The early stages of the game belonged to Milwaukee, managed by outfielder Hugh Duffy. After three innings, Brewer batters had piled up seven runs, while their starting pitcher, veteran “Pink” Hawley, held Detroit scoreless. At this point, it was obvious that Roscoe Miller didn’t have the form which would help him win 23 games in 1901. So he was relieved by righthander Emil Frisk, who held Milwaukee at bay through the middle innings. In those frames, Detroit managed to pick up three runs, but Milwaukee got them back in the seventh and added three more for good measure in the eighth. Hawley, meanwhile, had been relieved by lefthander Pete Dowling in the seventh and he seemed to be just as effective as the former in containing the Tigers.

The stage was now set for the dramatic ninth inning. Milwaukee had a big 13-4 lead as the home team came to bat in that last frame. Perhaps many fans were ready to concede this as a lost cause — just a few more minutes and it would be all over, and the Tigers could try again tomorrow to get into the winning column. But baseball, unlike most other team sports, is blissfully unattached to the clock, and the half-inning would actually take a half-hour to play.

The top of the batting order began things, with Casey “at the bat.” He hit a double, riding home on Barrett’s single. Gleason and Holmes also got on board, with another run scoring. It was now 13-6, and Dillon then made things a little closer with a two-run double, followed by Elberfeld with another RBI double. With the score now 13-9 and nobody out for Detroit, Pete Dowling was relieved by 23-year-old righthander Bert Husting for the Brewers. Husting retired Nance, the first batter he faced, and it looked like he might get his team out of trouble. But Buelow walked, and the pitcher Frisk got a hit to score another run and bring the tying run to the plate. Casey then came up for the second time and got his second hit of the inning, this one a run-scoring single. The score was now 13-11, with two runners on the basepaths. Bearing down, Husting then struck out Barrett for the second out.

Then came the play which really turned the game around: Gleason bit a grounder to Milwaukee third-baseman Jimmy Burke for what should have been the final out. Instead, Burke fumbled it for an error, and the potential winning run was on first. Holmes brought one of the runners home, and then Dillon came up for the second time and hit his second double of the inning and fourth of the game, bringing in the tying and winning runs as the fans went wild. Detroit had done the near-impossible, overcoming a nine-run lead with ten runs in the ninth to win; and they bad certainly chosen an auspicious time to put on such a display. There have been other come-from-behind rallies in baseball, some from even further behind than this; but never has such a rally been staged in the ninth inning — and certainly never in a team’s very first game of championship play!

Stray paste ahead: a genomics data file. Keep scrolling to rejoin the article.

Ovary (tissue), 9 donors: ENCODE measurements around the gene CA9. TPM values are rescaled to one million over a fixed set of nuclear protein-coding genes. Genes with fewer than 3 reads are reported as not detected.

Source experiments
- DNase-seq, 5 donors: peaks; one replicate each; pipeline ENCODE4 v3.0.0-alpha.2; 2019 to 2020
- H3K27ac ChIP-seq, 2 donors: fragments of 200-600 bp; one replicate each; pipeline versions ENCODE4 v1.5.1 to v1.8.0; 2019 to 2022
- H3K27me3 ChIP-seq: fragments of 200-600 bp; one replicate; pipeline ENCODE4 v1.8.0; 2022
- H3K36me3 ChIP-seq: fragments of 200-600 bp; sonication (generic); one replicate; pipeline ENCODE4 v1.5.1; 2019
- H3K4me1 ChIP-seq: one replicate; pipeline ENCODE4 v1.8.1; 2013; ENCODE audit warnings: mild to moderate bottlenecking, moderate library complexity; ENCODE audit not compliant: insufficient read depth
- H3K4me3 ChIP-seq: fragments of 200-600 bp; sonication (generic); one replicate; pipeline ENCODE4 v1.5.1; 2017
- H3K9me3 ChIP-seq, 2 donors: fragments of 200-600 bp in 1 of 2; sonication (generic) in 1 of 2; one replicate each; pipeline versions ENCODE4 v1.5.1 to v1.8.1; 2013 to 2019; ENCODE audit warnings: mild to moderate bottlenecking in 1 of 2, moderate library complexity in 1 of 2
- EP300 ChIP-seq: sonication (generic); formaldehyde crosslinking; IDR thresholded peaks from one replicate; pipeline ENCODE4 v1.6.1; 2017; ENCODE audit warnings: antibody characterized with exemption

Following is the box-score of this magnificent contest:

 

DETROIT

R

BH

E

 

MILWAUKEE

R

BH

E

Casey, 3b

3

2

0

 

Waldron, rf

1

0

0

Barrett, cf

1

1

0

 

Gilbert, 2b

1

3

0

Gleason, 2b

1

3

1

 

Hallinan, lf

1

0

1

Holmes, rf

3

2

1

 

Anderson, 1b

1

2

0

Dillon, 1b

3

4

1

 

Conroy, ss

4

4

1

Elberfeld, ss

1

2

3

 

Duffy, cf

2

1

0

Nance, lf

0

1

1

 

Burke, 3b

2

3

2

Buelow, c

1

1

0

 

Leahy, c

1

1

0

Miller, p

0

0

0

 

Hawley, p

0

1

0

Frisk, p

1

3

0

 

Dowling, p

0

1

0

 

14

19

7

 

Husting, p

0

0

0

           

13

16

4

2-base hits: Dillon (4), Eiberfeld (2), Gleason, Casey, Holmes. Sac. Hits: Hailman, Leahy. Stolen Bases: Casey, Gleason, Anderson. Hits: off Miller, Gin 3 innings; off Frisk, lOin 6 innings; off Hawley, 5 in 6 innings; off Dowling, l0 in 2 1/3 innings; off Husting, 4 in 1/3 inning. Bases on Balls: off Miller I, Frisk 3, Hawley 1, Dowling 1, Husting1. Struck out: by Frisk 2, Dowling 3, Husting 1. Passed Ball: Leahy. Wild Pitches: Dowling 2, Frisk. Time: 2 hr. 35 mm. Umpires: Sheridan, Manasseau. Attendance: 8,000.

MILWAUKEE…………. 0 2 5 0 0 0   33 0  — 13
DETROIT…………………0 0 0   2 1 0   00 10 — 14